Exploring the potential of cash-based interventions delivered via mobile wallet
Over the past decade, natural disasters and complex emergencies have led to a sharp increase in the need for humanitarian assistance. Displaced populations are predominantly located in developing countries, in urban areas, where mobile money services may be more widespread than banks or other formal financial institutions. GSMA data shows that at least 19 markets have more mobile money accounts than bank accounts and 37 countries have ten times as many registered mobile money agents as they have bank branches. At the same time, displaced people are increasingly connected, living in places covered by mobile networks and with mobile phone ownership rates that rival those of the world’s overall population.
Cash transfers are increasingly used as a modality for delivering aid. If deployed effectively, cash transfers via mobile money can deliver benefits to the humanitarian sector, including traceability, efficiency, timeliness and cost-effective delivery of aid. Furthermore, where beneficiaries have access to a mobile wallet, cash-based interventions (CBIs) can stimulate local economic growth and help build empowerment and resilience by giving users access to a broad suite of digital financial services, including savings and lending, utility bill payments, government service payments, and remittances.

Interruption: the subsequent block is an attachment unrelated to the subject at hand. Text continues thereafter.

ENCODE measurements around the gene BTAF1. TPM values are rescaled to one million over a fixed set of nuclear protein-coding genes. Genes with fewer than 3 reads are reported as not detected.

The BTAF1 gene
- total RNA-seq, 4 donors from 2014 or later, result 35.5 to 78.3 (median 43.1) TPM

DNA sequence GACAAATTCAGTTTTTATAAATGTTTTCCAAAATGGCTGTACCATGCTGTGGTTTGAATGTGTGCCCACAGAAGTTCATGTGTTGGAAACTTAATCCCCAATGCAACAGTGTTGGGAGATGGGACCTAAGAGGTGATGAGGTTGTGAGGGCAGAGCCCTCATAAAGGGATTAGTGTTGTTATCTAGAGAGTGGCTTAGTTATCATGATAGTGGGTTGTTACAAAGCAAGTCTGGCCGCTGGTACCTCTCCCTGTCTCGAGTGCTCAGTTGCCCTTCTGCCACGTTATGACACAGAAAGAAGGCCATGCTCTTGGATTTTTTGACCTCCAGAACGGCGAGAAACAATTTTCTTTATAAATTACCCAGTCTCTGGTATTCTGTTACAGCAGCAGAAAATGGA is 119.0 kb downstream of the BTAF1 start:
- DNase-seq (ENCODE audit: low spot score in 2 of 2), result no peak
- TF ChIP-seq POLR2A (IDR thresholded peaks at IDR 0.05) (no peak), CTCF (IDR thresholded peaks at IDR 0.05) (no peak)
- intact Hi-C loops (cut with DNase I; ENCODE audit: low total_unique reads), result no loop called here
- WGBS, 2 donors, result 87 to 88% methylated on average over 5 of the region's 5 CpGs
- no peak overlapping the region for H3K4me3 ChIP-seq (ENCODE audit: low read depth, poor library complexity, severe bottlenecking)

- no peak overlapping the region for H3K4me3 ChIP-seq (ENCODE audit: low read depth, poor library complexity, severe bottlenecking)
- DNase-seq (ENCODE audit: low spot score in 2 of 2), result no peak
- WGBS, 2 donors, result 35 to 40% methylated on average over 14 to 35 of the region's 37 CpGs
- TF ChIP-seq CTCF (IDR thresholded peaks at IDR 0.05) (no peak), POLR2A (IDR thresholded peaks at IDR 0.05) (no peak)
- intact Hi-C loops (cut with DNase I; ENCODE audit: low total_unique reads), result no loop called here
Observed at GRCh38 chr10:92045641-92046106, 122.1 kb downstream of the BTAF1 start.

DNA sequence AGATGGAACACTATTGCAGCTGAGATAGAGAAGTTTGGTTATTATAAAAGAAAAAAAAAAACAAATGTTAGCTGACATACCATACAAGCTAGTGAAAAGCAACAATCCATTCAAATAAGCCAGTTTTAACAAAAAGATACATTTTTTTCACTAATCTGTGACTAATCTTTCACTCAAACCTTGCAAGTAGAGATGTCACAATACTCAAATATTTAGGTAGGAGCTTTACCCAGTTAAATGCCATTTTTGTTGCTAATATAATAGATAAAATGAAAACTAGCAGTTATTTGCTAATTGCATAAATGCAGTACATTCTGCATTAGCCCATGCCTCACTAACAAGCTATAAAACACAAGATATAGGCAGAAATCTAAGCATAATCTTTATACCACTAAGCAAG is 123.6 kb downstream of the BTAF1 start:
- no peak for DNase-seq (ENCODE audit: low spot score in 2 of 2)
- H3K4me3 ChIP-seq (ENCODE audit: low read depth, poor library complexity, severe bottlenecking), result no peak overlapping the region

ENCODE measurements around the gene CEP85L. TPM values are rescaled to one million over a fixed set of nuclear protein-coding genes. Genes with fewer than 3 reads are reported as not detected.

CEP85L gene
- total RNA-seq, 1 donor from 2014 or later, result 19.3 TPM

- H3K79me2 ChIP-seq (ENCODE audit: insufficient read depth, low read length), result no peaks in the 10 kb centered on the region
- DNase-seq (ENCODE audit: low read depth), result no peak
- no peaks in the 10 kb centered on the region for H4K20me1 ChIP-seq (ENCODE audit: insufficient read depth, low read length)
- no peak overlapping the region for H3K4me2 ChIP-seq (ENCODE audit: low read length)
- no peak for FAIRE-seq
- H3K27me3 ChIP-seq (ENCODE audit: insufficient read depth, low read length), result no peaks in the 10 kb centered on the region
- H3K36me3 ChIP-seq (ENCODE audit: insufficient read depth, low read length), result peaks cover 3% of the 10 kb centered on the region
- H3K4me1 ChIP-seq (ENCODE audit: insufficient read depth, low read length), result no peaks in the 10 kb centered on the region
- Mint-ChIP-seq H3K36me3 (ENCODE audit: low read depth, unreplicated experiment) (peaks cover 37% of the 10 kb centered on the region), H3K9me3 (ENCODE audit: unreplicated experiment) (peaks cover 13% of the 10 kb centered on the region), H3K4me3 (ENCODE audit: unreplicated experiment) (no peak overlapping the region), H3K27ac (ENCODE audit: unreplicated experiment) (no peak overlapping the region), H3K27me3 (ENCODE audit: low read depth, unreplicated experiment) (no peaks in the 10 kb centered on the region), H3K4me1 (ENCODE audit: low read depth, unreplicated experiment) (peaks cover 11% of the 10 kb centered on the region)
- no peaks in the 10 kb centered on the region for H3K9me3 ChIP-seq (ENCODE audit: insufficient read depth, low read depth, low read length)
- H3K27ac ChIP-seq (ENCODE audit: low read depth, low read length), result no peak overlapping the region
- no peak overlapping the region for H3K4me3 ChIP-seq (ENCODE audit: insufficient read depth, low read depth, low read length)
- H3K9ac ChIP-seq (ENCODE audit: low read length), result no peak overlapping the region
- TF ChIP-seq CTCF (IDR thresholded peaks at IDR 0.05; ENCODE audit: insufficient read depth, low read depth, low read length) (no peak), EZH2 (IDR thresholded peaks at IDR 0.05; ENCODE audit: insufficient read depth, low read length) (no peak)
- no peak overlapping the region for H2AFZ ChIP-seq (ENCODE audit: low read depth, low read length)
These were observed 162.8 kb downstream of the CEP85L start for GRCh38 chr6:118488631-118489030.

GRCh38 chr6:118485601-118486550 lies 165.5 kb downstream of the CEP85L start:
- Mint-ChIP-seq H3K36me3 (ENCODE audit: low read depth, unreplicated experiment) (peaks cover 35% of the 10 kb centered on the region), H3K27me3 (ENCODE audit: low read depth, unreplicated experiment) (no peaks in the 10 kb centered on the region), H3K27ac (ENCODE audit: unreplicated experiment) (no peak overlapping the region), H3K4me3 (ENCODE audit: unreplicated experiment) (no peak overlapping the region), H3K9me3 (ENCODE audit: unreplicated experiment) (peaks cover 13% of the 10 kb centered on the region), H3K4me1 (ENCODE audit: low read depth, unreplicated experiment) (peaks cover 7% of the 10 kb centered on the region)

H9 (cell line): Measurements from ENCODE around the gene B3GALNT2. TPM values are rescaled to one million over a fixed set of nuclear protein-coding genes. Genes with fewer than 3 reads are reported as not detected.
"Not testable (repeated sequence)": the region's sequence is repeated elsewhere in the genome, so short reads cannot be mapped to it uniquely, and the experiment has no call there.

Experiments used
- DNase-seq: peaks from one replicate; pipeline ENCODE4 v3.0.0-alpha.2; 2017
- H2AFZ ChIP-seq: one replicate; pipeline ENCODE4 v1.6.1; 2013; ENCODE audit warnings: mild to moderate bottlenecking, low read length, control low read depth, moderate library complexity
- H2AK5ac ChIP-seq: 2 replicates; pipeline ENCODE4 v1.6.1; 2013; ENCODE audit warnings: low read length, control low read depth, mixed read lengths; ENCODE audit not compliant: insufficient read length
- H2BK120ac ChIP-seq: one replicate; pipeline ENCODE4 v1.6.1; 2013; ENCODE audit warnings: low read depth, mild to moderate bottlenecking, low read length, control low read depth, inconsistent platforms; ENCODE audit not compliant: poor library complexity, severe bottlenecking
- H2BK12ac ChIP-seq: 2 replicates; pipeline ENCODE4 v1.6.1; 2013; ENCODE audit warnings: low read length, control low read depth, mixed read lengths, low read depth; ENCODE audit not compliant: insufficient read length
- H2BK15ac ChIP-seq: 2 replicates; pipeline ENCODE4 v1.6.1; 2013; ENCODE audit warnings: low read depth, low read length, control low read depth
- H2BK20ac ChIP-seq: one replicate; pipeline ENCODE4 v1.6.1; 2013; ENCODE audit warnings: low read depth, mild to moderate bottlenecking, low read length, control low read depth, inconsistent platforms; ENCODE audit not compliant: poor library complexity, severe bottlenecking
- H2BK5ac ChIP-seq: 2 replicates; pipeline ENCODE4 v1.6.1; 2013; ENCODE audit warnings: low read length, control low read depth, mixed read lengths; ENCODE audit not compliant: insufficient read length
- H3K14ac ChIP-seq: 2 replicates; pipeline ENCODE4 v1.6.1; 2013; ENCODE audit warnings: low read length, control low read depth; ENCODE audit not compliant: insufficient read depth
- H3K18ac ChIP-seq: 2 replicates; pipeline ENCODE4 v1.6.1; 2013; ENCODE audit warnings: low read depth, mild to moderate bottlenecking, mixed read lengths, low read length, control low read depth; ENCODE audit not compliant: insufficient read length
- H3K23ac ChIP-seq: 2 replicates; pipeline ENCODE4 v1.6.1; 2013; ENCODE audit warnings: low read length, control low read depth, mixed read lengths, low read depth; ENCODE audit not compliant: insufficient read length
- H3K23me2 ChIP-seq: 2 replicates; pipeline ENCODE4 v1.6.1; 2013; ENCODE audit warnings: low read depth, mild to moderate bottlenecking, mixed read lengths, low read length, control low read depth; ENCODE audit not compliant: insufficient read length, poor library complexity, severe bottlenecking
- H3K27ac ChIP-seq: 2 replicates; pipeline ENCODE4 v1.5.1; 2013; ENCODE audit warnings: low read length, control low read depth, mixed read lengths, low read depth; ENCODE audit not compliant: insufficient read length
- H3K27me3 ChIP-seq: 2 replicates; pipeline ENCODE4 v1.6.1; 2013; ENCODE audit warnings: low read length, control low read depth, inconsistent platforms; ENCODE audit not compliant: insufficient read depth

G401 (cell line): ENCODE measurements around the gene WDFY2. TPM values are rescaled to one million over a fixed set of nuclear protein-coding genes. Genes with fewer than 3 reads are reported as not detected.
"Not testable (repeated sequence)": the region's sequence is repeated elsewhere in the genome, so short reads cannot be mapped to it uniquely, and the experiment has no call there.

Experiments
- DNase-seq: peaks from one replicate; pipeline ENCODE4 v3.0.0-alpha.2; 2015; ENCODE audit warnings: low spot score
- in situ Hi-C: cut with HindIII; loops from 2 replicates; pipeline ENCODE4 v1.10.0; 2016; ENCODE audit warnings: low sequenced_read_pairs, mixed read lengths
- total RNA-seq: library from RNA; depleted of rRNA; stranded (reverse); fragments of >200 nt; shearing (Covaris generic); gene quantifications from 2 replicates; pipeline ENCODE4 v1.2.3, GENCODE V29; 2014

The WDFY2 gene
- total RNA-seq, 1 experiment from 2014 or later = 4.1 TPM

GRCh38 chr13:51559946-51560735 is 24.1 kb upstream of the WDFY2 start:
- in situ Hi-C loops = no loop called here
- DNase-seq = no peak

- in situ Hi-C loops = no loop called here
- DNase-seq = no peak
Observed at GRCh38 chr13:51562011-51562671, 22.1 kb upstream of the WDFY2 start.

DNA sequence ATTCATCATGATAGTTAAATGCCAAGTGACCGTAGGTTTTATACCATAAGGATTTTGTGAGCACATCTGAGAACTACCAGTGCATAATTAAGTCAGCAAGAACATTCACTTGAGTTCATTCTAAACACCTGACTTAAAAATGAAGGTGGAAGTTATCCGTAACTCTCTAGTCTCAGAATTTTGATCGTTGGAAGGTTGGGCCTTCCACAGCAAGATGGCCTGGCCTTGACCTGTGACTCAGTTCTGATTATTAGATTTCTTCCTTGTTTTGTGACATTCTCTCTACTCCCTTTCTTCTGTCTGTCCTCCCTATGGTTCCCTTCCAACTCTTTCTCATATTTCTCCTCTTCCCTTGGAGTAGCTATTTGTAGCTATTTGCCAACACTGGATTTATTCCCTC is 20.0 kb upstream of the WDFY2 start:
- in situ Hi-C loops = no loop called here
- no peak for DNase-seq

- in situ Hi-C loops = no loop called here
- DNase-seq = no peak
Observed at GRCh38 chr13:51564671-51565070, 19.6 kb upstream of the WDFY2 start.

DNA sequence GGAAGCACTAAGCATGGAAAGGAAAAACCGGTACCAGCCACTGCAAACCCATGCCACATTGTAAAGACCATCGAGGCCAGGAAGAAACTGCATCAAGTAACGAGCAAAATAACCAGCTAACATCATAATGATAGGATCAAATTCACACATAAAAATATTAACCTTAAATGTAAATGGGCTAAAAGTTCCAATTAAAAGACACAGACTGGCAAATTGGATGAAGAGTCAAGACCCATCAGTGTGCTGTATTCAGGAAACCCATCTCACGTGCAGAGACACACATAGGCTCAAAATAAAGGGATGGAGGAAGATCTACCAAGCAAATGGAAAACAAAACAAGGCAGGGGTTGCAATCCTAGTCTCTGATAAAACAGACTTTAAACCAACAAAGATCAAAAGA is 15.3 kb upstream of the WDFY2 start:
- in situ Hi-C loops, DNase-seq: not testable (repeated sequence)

However, mobile money will not always be a relevant mechanism for the disbursement of aid. The potential for mobile money in a humanitarian context depends on the relevant regulatory environment and reforms may be required to unlock the opportunity. The full potential of cash disbursement via mobile money can be realised where a supporting mobile money payments ecosystem exists.